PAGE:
Japan Approves Ultomiris to Treat Patients With aHUS

Japan Approves Ultomiris to Treat Patients With aHUS
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Ultomiris (ravulizumab) has been approved in Japan for the treatment of adults and children with atypical hemolytic uremic syndrome (aHUS).

Developed and marketed by Alexion Pharmaceuticals, Ultomiris is the first and only long-acting inhibitor of the complement C5 protein approved to help patients with aHUS manage their symptoms. It is meant to be administered every eight weeks in people weighing at least 20 kg (44.1 lbs), and every four weeks in patients weighing less.

The decision by Japan’s Ministry of Health, Labour and Welfare follows previous approvals for the same indication in the U.S. and Europe.

“Today’s approval marks another important step in our efforts to continue innovating for patients and improving their treatment experience,” John Orloff, MD, executive vice president and head of research and development at Alexion, said in a press release.

“Ultomiris’ extended dosing interval offers patients more flexibility and time to focus on living their lives beyond their disease while also reducing the burden on healthcare systems, hospitals and providers, which are all under a tremendous amount of stress in the current environment,” he said.

The treatment is an antibody that binds and inhibits the activity of the C5 protein, one of the proteins that makes up part of the body’s immune system, known as the complement system. Through this mechanism, Ultomiris is thought to lower the overactivation of the complement system that leads to the formation of blood clots in people with aHUS.

Ultomiris’ approvals were based on data from two ongoing Phase 3 trials: aHUS-311 (NCT02949128), which enrolled aHUS patients, 12 years or older, and aHUS-312 (NCT03131219), which enrolled patients up to 17 years of age. None of the patients participating in these trials had been treated with a complement inhibitor.

The main goal of both studies was to assess the percentage of patients who attained a complete thrombotic microangiopathy (TMA) response within a period of 26 weeks. Of note, TMA is defined by the destruction of red blood cells, low platelets, and organ damage due to the presence of tiny blood clots in capillaries and small arteries. Since the kidneys are more commonly involved, it can potentially lead to kidney failure.

To achieve a complete TMA response, patients must have normal platelet counts, as well as normal levels of the enzyme lactate dehydrogenase (LDH; a marker of red blood cell destruction), and a reduction of at least 25% in the levels of creatinine (a marker of kidney malfunction) in their blood.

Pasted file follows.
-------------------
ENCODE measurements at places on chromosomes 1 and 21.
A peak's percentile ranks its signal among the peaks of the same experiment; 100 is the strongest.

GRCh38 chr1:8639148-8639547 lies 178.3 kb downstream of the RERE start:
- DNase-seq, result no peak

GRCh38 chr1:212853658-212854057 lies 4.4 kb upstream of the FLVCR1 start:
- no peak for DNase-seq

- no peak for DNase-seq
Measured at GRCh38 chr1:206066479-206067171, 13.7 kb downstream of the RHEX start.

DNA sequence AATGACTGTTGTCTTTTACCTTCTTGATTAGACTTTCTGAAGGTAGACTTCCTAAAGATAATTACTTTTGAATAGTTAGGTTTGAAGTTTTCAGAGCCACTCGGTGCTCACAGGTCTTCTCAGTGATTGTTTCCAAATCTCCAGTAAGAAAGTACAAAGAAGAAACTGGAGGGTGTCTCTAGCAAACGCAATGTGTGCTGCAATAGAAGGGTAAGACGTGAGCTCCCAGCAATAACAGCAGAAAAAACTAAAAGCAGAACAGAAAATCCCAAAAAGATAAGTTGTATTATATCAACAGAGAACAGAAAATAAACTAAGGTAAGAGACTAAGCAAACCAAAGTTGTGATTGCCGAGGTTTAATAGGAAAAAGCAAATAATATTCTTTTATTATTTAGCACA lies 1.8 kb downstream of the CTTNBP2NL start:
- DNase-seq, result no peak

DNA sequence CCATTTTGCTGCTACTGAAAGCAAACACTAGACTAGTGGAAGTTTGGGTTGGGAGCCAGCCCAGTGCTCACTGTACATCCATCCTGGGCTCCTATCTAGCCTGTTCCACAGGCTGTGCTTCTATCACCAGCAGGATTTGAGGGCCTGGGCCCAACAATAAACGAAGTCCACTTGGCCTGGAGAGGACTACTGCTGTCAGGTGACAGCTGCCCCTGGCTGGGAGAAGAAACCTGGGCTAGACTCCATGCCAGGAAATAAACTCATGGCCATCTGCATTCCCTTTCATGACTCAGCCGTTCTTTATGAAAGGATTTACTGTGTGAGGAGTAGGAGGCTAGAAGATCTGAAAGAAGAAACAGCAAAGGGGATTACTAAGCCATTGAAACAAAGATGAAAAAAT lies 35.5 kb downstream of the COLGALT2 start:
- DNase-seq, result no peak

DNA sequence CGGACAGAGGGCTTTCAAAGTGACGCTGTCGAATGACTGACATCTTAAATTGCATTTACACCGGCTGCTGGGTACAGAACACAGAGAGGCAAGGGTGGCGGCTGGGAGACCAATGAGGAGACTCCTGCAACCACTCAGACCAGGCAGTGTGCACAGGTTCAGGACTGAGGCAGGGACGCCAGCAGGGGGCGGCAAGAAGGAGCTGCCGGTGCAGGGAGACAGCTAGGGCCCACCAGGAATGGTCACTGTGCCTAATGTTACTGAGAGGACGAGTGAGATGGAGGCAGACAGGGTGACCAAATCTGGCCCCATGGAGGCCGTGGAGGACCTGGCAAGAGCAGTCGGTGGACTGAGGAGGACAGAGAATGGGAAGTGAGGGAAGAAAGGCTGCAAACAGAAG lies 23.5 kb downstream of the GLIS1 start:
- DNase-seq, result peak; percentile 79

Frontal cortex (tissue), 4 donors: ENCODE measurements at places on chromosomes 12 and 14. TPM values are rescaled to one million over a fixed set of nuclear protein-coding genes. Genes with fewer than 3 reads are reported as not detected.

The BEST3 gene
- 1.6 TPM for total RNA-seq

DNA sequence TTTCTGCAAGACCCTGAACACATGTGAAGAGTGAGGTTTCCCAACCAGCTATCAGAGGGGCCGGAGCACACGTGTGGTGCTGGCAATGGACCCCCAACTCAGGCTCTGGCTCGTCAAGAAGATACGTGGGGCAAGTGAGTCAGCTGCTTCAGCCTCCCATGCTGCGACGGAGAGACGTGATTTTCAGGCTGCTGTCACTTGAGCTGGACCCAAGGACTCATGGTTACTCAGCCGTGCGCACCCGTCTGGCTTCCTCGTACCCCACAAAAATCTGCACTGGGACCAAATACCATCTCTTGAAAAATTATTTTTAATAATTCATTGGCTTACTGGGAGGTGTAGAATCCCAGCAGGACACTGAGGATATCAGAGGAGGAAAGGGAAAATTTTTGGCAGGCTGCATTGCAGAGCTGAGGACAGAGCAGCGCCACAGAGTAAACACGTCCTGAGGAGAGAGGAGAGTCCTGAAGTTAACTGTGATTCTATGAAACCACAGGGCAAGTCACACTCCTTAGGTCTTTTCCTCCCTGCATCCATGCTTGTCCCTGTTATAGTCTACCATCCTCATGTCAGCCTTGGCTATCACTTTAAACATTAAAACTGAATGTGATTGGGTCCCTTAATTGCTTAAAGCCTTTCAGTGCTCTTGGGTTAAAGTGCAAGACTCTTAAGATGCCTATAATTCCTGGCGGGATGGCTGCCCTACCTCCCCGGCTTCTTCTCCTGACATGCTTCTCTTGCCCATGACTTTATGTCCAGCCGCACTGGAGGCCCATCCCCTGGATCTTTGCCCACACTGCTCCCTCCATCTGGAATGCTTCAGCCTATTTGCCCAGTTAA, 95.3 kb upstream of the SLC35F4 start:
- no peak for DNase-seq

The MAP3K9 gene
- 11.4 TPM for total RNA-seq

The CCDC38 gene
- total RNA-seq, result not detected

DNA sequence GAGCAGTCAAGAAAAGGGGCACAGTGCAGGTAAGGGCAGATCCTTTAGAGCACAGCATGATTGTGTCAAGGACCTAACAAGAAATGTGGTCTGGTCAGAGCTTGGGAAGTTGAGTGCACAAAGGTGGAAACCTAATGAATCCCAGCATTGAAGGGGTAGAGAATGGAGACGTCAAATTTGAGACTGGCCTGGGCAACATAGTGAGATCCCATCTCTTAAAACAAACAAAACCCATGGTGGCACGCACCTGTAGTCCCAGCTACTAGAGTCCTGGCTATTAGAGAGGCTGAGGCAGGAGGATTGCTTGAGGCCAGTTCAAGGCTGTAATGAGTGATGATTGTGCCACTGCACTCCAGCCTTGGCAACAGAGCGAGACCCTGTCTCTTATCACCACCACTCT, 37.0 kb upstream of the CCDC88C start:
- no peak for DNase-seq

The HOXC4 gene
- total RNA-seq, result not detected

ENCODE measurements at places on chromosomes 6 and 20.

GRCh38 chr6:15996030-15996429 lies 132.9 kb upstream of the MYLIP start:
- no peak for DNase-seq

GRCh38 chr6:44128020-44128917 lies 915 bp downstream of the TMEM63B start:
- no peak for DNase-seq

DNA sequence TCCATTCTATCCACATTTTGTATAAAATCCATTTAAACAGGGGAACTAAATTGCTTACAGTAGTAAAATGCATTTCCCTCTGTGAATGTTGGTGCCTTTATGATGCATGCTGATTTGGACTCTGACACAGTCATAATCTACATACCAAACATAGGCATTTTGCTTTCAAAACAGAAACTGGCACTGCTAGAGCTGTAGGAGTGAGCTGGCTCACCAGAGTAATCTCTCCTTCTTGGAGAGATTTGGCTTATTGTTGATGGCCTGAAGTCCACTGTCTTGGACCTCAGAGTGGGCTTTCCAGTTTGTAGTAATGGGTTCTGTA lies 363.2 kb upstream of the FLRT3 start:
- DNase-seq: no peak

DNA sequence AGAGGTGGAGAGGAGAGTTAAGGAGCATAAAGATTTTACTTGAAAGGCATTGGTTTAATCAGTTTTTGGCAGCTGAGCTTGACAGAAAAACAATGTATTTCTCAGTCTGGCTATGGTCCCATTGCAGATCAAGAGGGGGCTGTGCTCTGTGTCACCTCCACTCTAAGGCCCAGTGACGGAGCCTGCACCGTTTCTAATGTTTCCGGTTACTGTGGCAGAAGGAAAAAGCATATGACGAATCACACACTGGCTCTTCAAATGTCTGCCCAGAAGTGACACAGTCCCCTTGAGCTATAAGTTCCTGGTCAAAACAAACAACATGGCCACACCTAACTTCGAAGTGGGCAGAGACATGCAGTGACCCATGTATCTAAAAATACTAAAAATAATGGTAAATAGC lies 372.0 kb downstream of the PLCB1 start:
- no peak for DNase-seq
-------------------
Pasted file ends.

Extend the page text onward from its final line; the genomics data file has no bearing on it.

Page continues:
Interim data from these trials, which included data from 56 enrolled adults and 18 children and adolescents, showed that after 26 weeks of treatment, 54% of adults and 77.8% of children attained a TMA complete response.

The proportion of patients in both trials who achieved a TMA complete response continued to rise thereafter, with 61% of adults and 94% of children achieving this goal after being treated with Ultomiris for approximately one year.

During this period of time, most saw their platelet counts (86% adults; 94% children) and LDH levels (84% adults; 94% children) normalize.

More than half (63%) of the adults included in the analyses also saw their creatinine levels drop by at least 25% since entering the study. The percentage of children and adolescents achieving this goal was even higher (94%).

Data from an additional group of 10 children previously treated with Soliris (eculizumab), another complement inhibitor developed by Alexion, who were included in aHUS-312 showed that switching to Ultomiris kept their disease under control without causing any new safety concerns.

The most common side effects observed in both studies included upper respiratory tract infectionsdiarrheanauseafatigue, headachecommon cold, and fever. None of the 89 patients included in these analyses had serious meningococcal infections, which had been reported in patients treated with Ultomiris in other studies.

In addition to aHUS, Ultomiris is currently approved in the U.S., Europe, and Japan for the treatment of paroxysmal nocturnal hemoglobinuria, a serious blood disorder also caused by the abnormal function of the complement system.

Joana holds a BSc in Biology, a MSc in Evolutionary and Developmental Biology and a PhD in Biomedical Sciences from Universidade de Lisboa, Portugal. Her work has been focused on the impact of non-canonical Wnt signaling in the collective behavior of endothelial cells — cells that made up the lining of blood vessels — found in the umbilical cord of newborns.
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Inês holds a PhD in Biomedical Sciences from the University of Lisbon, Portugal, where she specialized in blood vessel biology, blood stem cells, and cancer. Before that, she studied Cell and Molecular Biology at Universidade Nova de Lisboa and worked as a research fellow at Faculdade de Ciências e Tecnologias and Instituto Gulbenkian de Ciência.

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Joana holds a BSc in Biology, a MSc in Evolutionary and Developmental Biology and a PhD in Biomedical Sciences from Universidade de Lisboa, Portugal. Her work has been focused on the impact of non-canonical Wnt signaling in the collective behavior of endothelial cells — cells that made up the lining of blood vessels — found in the umbilical cord of newborns.
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